U.S. college programs for incarcerated students were largely defunded in the 1990s. At the time, it was seemingly great news for “tough on crime” advocates, but in 2014, a new debate erupted out of New York state. Last February, Governor Andrew Cuomo proposed an initiative to both educate New York’s prison population and save taxpayers money. It costs $60,000 per year to house an inmate in prison, and it costs an estimated $5,000 per year to provide higher education. “Right now, chances are almost half, that once he’s released, he’s going to come right back,” explained Cuomo. With the country’s high rates of recidivism, solutions that reduce that rate are the best method for reducing overall costs.
Ensuring that former inmates are educated and have the skills to give back to their communities may seem like a no-brainer, but these programs face extraordinary resistance. The common argument against prison education is that while law-abiding college students are struggling, taxpayers don’t see the fairness in paying to educate criminals. However, prison experts argue that public-funded prison education programs actually stand to help tax-paying citizens save money. Gerald Gaes, who served as an expert on college programs for the Federal Bureau of Prisons in the 1990s, says the key is reducing the number of inmates who break the law and wind up back in expensive prison cells.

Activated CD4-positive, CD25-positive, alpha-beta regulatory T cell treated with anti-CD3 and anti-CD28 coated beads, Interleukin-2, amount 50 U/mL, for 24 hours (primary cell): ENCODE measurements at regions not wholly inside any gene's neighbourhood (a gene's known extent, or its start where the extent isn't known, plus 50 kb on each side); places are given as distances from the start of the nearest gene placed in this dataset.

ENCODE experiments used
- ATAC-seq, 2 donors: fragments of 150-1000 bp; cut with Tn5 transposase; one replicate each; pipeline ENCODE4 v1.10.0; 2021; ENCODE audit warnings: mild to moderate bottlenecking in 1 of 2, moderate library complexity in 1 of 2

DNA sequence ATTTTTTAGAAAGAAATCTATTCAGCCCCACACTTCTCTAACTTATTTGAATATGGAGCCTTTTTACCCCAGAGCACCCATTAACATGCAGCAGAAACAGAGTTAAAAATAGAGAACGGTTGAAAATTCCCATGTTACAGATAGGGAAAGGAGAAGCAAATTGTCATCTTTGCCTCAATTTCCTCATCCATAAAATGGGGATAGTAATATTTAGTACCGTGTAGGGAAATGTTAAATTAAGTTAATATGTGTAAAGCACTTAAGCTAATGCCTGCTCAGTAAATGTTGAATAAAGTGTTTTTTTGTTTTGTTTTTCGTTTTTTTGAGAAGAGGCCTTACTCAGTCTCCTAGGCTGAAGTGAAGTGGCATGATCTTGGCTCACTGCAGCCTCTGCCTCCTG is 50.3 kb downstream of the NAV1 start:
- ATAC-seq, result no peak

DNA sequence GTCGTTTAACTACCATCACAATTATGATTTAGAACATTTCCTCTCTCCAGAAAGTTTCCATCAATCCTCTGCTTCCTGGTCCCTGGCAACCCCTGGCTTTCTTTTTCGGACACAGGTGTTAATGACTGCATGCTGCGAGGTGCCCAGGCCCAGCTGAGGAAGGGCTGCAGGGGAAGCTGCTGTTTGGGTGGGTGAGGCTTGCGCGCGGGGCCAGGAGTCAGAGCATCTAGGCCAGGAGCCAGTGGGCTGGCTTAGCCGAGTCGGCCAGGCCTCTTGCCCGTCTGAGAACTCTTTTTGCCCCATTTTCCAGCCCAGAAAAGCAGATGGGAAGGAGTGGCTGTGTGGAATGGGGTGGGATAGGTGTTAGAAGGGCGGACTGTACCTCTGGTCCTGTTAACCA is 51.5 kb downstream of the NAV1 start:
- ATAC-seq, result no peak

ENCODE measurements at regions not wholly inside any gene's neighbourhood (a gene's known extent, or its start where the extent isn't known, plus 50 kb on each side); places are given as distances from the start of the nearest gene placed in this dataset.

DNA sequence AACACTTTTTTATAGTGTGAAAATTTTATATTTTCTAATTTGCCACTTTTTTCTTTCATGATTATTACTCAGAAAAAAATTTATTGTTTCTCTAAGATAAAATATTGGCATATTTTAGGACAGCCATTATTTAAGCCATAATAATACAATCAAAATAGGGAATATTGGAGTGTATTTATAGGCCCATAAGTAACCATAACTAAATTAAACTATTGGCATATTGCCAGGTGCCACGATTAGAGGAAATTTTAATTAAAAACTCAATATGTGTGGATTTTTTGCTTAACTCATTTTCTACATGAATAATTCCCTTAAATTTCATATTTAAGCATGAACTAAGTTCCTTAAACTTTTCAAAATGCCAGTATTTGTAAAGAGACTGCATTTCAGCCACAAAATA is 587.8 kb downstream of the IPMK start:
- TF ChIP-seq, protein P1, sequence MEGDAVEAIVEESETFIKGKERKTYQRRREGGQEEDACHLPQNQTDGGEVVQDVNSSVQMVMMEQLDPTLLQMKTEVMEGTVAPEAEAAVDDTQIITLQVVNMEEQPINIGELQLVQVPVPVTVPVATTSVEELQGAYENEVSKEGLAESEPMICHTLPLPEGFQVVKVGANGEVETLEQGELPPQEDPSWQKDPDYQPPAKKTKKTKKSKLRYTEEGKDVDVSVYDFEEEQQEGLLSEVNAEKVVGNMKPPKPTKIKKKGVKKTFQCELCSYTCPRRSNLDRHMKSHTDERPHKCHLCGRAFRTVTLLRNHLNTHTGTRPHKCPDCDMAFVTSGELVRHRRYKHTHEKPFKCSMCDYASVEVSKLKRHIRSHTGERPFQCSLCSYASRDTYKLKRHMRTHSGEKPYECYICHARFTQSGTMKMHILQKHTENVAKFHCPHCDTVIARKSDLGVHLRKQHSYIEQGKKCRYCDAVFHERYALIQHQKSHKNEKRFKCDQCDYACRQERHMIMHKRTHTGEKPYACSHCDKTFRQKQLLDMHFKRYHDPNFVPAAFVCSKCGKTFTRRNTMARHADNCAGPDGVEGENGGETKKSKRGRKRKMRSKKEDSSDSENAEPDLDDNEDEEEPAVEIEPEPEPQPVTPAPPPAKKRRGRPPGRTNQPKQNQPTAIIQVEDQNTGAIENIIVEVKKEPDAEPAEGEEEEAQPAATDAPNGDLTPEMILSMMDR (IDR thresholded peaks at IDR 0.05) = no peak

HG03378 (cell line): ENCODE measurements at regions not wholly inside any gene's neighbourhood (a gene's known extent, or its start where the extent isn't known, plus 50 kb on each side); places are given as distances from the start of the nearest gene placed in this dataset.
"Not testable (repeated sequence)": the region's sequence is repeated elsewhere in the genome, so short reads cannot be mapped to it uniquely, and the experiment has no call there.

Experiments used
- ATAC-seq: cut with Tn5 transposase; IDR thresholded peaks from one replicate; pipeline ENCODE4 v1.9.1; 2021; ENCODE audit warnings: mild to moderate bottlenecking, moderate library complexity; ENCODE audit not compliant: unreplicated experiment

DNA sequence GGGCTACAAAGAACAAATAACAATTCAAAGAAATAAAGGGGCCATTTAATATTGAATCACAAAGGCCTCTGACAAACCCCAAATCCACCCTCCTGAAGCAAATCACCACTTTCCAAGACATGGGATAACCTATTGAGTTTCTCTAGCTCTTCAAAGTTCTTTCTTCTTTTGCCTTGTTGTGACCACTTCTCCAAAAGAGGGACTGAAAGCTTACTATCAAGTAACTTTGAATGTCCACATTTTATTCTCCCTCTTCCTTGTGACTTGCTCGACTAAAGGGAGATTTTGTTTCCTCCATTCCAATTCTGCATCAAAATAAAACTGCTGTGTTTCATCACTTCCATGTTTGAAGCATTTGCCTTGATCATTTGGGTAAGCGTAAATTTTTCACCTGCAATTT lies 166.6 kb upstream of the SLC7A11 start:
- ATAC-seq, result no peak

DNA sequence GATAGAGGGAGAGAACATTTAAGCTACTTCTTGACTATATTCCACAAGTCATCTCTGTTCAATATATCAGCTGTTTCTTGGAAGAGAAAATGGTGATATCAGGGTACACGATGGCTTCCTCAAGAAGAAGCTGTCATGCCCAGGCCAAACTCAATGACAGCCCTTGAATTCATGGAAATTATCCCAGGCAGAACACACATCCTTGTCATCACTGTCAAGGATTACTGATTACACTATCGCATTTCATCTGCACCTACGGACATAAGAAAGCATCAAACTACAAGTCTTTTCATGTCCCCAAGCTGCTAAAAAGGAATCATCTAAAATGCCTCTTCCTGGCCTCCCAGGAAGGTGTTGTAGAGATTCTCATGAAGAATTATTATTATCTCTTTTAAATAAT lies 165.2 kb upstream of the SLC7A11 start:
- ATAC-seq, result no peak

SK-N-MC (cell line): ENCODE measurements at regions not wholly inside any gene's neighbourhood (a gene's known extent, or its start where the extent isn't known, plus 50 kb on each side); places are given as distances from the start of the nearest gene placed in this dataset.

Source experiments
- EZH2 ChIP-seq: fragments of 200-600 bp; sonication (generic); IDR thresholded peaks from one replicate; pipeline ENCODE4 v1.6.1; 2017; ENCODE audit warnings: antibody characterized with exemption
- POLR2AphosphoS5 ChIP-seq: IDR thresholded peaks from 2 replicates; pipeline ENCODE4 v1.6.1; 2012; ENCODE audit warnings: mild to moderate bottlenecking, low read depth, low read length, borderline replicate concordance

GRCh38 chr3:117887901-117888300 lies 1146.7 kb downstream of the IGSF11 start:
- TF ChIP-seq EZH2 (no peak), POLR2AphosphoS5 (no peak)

A 2013 joint study by the RAND Corporation and the Department of Justice found that prisoners who participated in education programs, such as GED education, college courses, and other types of training, were 43% less likely to return to prison after their release. The report, entitled “Evaluating the Effectiveness of Correctional Education,” was the largest-ever analysis of correctional educational studies, and the findings indicate that prison education programs are cost effective. According to the research, a $1 investment in prison education reduces incarceration costs by $4 to $5 during the first three years after an inmate’s release.
College programs in prisons are already demonstrating the strong impact of education on recidivism rates. Nationwide, the three-year rate of recidivism is nearly 50%. The Hudson Link for Higher Education in Prison has spent 15 years facilitating college programs for New York inmates. Of the 168 graduates of this program who were released from prison, the three-year recidivism rate is less than 1%. At the Bard Prison Initiative (BPI) program in upstate New York, just 2.5% of students who completed a degree returned to prison.